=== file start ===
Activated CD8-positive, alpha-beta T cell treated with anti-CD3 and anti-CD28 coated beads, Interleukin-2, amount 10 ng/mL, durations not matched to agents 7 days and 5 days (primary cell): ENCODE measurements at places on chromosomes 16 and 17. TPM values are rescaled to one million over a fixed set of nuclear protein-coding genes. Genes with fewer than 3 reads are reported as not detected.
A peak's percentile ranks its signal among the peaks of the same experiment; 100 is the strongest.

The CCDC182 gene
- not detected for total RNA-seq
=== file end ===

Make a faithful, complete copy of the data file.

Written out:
Activated CD8-positive, alpha-beta T cell treated with anti-CD3 and anti-CD28 coated beads, Interleukin-2, amount 10 ng/mL, durations not matched to agents 7 days and 5 days (primary cell): ENCODE measurements at places on chromosomes 16 and 17. TPM values are rescaled to one million over a fixed set of nuclear protein-coding genes. Genes with fewer than 3 reads are reported as not detected.
A peak's percentile ranks its signal among the peaks of the same experiment; 100 is the strongest.

The CCDC182 gene
- not detected for total RNA-seq